Another kind of approach on the Tren Brothers EP is exemplified by “Last Song Detroit,” where we play without needing to be on the rhythm schedule in terms of the length of phrases. I think the simplicity of the duo allowed us to be able to introduce these free and ambient aspects and still have it make sense, sonically and mentally. I could bring it elsewhere in my playing.

Another duo I did was with Nina Nastasia. It was a conceptual solution to a practical problem and a challenge to have the drums fulfill all these emotional and harmonic-type roles of accompaniment. To me, it worked really well, and I love the resulting album You Follow Me.

With Xylouris White, George Xylouris is a master rhythm player, among many other strengths as a musician. I like to play some melodic-type content in my ideas. George spent his early years being an accompaniment for the Lyra player; first, his dad, and then others in Cretan music. I think the two-piece opens up a lot of space for us. I think I became a better player playing with a  rhythm player like him. Our two-piece feels like three to me; there’s always something going on aside it. 

AD: How did you meet George?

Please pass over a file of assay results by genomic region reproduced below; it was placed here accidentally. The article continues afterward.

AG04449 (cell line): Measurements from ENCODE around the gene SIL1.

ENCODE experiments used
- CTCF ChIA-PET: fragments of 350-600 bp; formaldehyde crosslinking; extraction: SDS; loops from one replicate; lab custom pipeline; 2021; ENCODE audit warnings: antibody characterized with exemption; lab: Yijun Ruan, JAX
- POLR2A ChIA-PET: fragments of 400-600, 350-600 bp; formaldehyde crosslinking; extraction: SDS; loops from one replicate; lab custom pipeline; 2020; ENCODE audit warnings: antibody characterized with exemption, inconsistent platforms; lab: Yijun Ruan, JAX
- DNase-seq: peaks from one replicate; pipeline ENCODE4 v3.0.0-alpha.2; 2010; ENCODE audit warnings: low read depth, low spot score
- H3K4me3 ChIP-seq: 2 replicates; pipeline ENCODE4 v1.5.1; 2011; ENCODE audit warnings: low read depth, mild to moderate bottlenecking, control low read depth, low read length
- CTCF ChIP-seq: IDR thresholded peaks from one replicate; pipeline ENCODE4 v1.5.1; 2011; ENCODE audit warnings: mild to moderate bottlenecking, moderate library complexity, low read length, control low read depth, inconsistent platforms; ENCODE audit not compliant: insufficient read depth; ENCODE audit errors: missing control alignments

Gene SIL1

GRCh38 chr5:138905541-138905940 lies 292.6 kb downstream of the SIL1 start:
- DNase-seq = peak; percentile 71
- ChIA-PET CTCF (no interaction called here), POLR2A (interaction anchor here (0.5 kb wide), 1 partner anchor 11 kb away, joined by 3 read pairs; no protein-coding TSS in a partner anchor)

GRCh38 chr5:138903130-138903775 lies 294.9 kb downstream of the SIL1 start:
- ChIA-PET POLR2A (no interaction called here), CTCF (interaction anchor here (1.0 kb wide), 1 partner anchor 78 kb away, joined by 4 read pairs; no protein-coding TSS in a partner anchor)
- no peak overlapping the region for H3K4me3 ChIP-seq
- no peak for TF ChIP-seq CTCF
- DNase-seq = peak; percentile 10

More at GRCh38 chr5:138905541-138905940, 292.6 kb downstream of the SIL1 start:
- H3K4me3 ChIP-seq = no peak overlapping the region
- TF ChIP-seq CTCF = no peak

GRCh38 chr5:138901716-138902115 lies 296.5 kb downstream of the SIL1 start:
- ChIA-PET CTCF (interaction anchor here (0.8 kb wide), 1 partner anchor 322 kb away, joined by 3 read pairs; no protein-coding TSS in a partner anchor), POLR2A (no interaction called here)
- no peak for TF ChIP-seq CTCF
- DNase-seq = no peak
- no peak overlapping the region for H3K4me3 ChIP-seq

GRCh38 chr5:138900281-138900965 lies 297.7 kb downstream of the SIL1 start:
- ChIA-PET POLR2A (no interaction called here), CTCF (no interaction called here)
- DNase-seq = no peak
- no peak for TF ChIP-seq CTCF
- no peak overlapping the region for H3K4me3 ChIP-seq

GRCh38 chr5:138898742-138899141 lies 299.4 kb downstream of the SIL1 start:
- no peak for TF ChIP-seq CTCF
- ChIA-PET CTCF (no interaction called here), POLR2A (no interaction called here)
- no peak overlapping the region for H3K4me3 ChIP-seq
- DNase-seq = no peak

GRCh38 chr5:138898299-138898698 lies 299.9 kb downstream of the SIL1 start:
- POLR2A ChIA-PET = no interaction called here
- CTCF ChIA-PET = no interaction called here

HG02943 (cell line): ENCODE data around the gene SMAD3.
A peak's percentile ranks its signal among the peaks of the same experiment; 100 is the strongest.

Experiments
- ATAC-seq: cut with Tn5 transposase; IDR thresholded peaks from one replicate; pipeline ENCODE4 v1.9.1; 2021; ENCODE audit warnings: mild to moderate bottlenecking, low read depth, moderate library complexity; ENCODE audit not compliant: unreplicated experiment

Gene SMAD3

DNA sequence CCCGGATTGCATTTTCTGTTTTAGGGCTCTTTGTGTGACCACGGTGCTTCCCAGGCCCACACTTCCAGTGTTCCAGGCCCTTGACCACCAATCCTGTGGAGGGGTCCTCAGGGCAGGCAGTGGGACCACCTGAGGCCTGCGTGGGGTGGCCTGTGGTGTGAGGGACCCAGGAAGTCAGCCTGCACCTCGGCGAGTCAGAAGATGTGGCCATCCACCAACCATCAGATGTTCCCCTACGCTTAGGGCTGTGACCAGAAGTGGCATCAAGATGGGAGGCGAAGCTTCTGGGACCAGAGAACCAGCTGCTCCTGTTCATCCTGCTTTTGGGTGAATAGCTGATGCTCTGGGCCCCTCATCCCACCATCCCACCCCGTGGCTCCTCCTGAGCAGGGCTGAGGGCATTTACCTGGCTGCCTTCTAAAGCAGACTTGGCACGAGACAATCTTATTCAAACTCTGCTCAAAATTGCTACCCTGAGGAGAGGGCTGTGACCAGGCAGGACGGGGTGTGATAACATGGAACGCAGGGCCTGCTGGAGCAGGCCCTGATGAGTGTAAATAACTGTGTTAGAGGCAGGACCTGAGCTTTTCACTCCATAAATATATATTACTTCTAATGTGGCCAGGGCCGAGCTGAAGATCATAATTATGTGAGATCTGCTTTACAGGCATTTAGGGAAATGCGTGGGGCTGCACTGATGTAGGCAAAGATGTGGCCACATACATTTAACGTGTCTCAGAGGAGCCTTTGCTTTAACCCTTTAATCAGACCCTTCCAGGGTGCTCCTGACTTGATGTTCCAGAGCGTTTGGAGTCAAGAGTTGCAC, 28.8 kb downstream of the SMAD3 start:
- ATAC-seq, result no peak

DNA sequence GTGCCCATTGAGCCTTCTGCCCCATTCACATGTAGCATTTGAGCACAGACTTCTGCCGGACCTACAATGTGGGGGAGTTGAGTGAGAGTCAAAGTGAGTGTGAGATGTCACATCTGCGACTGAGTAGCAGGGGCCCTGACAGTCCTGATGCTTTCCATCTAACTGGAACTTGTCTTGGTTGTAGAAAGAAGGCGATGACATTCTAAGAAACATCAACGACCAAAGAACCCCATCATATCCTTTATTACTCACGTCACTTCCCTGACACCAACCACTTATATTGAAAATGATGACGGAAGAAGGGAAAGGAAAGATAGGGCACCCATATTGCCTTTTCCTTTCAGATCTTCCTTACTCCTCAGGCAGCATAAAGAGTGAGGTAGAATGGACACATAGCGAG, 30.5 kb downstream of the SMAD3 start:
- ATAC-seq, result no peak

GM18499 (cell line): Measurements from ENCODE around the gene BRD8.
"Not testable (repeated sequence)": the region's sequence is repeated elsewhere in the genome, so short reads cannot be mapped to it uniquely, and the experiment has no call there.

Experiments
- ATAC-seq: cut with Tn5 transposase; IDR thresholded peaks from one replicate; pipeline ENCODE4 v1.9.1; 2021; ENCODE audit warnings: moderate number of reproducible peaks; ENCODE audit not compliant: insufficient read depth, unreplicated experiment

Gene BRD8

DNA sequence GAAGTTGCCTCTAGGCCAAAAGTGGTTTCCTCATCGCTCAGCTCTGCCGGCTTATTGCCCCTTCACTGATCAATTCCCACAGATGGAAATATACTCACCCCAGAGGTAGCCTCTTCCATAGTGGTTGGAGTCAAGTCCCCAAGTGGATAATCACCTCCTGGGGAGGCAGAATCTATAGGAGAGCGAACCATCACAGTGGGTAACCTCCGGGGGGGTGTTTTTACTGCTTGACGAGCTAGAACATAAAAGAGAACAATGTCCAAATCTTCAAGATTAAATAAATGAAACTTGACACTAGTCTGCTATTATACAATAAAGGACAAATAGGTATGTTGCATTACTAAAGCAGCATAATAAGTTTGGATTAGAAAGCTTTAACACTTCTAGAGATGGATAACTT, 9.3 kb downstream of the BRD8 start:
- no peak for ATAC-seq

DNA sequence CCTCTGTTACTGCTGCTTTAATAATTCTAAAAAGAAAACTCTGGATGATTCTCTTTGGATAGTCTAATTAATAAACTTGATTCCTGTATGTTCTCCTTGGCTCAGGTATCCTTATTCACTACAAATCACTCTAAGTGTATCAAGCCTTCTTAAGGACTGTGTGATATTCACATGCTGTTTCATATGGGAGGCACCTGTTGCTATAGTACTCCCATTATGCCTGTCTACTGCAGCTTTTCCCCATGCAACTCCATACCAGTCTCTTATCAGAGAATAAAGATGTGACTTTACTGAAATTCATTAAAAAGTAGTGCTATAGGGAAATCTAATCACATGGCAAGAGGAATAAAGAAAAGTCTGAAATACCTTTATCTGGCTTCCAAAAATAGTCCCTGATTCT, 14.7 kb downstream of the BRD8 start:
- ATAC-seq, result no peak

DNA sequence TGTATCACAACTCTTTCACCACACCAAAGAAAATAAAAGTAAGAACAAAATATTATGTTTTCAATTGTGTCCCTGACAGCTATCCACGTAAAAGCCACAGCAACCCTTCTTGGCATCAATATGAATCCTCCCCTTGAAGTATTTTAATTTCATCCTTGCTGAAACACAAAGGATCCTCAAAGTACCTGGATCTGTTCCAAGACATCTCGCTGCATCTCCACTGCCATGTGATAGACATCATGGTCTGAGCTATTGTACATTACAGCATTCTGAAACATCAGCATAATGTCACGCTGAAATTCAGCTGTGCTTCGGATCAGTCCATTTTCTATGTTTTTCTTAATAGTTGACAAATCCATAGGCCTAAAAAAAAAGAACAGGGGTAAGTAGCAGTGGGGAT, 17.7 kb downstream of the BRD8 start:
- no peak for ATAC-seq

Jim White: George used to play with Dirty Three on occasion, especially when we were all in Melbourne way back before Dirty Three left to travel forever and before George relocated to Crete. I discovered the Cretan music of his and his father and so did Warren [Ellis, violinist for Dirty Three] and Mick. I went to visit George in Greece many years later, and we decided to play together while I was there. It seemed like an opportunity and a way to visit. I think it was Shelagh’s idea, in many ways. Shelagh is George’s Australian wife, who I’ve known since I was a child. She’s a big music person. George’s dad (Psarandonis) asked me to play with him and George at an All Tomorrow’s Parties festival on Mt. Buller [in 2008]. I did and I have played with him on other occasions. It’s an amazing experience, and he remains one of my all-time favorite musicians. But it also solidified for me what George and I should try to do: the two often-rhythm instruments in another element. It’s always been pure musical fun and excitement when we play.